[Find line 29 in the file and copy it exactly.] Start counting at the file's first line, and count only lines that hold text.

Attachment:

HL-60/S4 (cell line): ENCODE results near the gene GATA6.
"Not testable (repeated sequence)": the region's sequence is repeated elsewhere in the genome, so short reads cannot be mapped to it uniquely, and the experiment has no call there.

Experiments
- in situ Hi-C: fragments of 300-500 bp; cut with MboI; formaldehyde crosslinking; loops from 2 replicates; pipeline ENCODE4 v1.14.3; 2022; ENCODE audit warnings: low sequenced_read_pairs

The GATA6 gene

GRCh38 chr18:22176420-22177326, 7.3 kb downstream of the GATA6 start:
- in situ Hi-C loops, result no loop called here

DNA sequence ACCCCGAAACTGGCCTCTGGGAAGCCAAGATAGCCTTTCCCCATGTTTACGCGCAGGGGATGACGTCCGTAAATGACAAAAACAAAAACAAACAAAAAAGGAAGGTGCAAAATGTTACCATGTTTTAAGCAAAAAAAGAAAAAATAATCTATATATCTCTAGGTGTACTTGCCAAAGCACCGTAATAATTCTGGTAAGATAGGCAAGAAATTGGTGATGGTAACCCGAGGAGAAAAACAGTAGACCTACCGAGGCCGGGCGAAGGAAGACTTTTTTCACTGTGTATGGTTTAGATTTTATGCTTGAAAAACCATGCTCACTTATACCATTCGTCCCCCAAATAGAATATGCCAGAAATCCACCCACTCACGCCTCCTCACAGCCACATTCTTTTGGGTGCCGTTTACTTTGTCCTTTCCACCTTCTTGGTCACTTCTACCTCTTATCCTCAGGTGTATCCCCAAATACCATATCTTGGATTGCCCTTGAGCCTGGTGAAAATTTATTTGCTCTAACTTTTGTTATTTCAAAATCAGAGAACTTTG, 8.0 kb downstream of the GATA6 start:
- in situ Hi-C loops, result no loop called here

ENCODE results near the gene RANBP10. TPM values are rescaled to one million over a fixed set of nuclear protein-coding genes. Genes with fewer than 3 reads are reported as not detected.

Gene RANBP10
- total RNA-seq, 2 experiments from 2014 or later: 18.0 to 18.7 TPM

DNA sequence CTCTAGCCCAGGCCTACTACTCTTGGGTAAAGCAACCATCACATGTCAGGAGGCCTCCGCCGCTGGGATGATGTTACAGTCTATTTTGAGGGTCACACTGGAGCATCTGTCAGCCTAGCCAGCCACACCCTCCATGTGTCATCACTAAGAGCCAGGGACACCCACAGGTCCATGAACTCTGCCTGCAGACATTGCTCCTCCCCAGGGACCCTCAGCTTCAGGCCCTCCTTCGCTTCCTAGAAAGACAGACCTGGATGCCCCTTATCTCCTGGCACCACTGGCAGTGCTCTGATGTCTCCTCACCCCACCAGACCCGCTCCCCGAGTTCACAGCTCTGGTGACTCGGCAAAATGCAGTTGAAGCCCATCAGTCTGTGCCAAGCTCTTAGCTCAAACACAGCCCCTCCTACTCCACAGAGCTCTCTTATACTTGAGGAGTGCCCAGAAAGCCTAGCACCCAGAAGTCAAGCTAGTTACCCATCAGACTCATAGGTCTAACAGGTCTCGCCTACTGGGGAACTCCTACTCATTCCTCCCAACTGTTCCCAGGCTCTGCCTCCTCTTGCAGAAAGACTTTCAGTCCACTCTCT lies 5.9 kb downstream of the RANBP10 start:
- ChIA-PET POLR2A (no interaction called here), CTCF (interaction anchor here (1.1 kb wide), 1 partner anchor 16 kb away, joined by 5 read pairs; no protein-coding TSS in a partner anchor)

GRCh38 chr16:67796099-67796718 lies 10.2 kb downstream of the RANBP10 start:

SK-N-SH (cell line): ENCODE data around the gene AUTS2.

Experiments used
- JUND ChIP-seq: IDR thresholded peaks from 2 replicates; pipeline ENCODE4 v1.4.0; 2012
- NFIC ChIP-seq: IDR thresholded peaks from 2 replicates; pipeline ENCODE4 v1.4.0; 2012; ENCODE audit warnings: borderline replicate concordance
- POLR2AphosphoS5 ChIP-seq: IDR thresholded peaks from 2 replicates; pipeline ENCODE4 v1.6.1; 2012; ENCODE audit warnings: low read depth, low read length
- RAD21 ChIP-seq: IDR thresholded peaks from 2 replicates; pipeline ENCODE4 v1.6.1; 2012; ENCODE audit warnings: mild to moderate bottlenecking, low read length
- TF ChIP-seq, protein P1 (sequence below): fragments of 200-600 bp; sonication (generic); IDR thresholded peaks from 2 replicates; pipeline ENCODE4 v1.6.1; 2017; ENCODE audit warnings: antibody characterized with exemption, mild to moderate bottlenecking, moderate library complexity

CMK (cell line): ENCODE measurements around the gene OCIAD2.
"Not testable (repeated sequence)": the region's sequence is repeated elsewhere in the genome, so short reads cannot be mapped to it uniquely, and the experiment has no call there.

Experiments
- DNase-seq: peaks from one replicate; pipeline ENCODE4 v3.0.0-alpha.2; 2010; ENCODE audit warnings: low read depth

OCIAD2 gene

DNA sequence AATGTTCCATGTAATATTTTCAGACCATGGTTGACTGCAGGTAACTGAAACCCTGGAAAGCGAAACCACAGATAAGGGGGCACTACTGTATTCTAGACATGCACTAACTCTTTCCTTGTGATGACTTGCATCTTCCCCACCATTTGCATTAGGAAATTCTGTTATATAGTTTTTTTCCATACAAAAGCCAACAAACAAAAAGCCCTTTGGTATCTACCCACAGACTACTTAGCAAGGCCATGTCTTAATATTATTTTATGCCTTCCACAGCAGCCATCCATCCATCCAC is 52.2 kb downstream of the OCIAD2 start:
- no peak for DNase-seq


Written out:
- no peak for DNase-seq